Heavy metals were discovered in the highest concentrations in rice and rice-based foods, followed by raisins, non-rice teething crackers, granola bars with raisins, and oat-ring cereals. Those weren’t the only foods causing worry, though. The survey found that many common foods, including dried fruit, grape juice, arrowroot teething crackers, and sunflower seed butter, all have excessive quantities of at least one harmful metal.
Heavy metals can be found in a wide variety of foods, as Houlihan put it. Examples of foods with alarmingly high cadmium levels include spinach, leaf lettuce, and peanut butter.
Cadmium, however, is not readily absorbed by the human body like certain other heavy metals are, so “it doesn’t have as high a level of concern,” Houlihan said.
She said, “There’s also not as much proof that cadmium is neurotoxic to babies,” meaning the body of data isn’t as strong as it is with lead and arsenic. It’s a serious concern since lead and arsenic poisoning can have long-lasting effects on intelligence, memory, and behavior.
Heavy metals like lead and arsenic are often found in higher concentrations in foods grown underground, which includes many types of root and tuber crops. Carrots, sweet potatoes, squash, and several varieties of potatoes were all found to have levels of heavy metals that were cause for concern, despite their reputation as healthy foods for infants.
According to the analysis, various concentrations of hazardous metals might be found in the same meal. For example a buyer in Raleigh, North Carolina, bought sweet potato puree from the store, but the sweet potatoes themselves contained 60.7 parts per billion of lead. The study revealed that a Chicago woman bought a fresh carrot that contained eight times as much arsenic as the prepackaged carrot baby food she took home.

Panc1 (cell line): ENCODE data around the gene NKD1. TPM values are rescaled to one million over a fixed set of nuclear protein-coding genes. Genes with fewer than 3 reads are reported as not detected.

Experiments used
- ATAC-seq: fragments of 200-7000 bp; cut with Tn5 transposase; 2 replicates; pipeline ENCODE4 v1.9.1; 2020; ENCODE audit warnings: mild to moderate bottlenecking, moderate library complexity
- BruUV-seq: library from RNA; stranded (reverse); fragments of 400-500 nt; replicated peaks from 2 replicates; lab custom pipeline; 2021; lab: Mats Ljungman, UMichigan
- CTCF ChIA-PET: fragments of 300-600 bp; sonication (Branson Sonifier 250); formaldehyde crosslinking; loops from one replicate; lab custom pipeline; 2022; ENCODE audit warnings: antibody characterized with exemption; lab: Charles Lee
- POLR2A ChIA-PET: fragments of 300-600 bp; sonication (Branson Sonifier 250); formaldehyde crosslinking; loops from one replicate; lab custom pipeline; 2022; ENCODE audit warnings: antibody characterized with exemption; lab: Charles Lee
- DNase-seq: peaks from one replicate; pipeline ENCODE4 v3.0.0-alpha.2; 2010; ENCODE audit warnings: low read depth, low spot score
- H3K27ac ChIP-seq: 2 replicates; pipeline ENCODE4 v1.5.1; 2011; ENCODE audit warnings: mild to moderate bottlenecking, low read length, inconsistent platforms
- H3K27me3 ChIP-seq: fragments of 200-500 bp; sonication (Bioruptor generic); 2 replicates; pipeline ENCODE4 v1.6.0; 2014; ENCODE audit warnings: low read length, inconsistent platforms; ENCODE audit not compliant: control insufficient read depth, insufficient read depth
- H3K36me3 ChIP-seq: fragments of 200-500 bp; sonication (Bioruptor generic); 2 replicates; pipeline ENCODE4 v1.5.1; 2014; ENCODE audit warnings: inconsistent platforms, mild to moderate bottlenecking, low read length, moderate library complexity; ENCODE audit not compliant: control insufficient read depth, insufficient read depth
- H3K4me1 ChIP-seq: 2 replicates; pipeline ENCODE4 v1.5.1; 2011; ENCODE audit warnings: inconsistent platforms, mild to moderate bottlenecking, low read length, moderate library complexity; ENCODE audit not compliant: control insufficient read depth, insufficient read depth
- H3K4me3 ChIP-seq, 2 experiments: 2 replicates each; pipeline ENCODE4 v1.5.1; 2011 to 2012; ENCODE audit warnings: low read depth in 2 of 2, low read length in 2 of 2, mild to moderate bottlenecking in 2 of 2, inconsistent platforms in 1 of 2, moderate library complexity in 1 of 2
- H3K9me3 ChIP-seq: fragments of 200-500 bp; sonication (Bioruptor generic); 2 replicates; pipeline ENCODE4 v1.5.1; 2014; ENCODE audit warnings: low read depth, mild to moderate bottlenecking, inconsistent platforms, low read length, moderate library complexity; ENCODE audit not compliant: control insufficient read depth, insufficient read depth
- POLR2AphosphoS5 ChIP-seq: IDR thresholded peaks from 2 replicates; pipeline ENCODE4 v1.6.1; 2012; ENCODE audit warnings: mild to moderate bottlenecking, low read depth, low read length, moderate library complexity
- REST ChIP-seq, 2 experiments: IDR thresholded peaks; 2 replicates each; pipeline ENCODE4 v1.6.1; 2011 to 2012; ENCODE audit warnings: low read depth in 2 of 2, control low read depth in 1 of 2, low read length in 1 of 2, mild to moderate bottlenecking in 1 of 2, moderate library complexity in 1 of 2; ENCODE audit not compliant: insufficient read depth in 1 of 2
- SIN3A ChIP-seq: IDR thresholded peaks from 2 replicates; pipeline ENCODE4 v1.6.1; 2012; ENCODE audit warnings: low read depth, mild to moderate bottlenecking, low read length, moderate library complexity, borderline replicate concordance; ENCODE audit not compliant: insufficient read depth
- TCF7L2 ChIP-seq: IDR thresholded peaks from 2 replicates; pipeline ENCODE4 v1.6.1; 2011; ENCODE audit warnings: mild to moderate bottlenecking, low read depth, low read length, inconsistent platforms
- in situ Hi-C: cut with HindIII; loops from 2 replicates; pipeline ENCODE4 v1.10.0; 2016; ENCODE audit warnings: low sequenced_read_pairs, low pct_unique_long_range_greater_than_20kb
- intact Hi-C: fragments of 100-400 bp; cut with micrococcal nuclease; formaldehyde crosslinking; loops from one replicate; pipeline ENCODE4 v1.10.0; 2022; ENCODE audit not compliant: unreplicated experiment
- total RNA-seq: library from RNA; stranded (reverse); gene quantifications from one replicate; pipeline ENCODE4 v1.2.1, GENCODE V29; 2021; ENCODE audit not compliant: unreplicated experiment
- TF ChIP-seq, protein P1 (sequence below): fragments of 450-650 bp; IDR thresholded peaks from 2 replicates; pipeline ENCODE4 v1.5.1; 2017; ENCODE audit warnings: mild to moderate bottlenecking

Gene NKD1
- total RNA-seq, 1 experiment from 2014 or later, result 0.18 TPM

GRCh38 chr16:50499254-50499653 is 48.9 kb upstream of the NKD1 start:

Contrarily, consumers in the states of Tennessee and California discovered that their locally grown produce contained far lower levels of heavy metals than the commercial baby food brands they purchased.
Houlihan remarked, “As a parent, you don’t know what you’re picking up out of the produce bin.” “Is it more than usual due to the cultivar, like a specific kind of sweet potato or carrot? Or perhaps it has a higher concentration because it is grown in a region with high levels of lead in the soil.
Houlihan suggested that government regulators and businesses would be responsible for answering these questions. There is a Closer to Zero effort run by the FDA that could tackle this issue.
CNN has contacted the FDA for comment but has not heard back as of this writing.
“It’s important to remember that protecting the basic components parents use to prepare food at home safeguards not only infants and toddlers but also pregnant women. Because their brains are developing so quickly, unborn children are especially susceptible to the effects of pollutants.”
Houlihan argued that parents and caregivers should take extra precautions because they have no idea how much hazardous metals may be present in the soil in which their children’s food was grown. Parents can “select new brands or varieties of meals or purchase in different places from week to week to avoid choosing a high-metal source repeatedly” in addition to feeding a wide variety of foods and switching up the menu on a daily basis.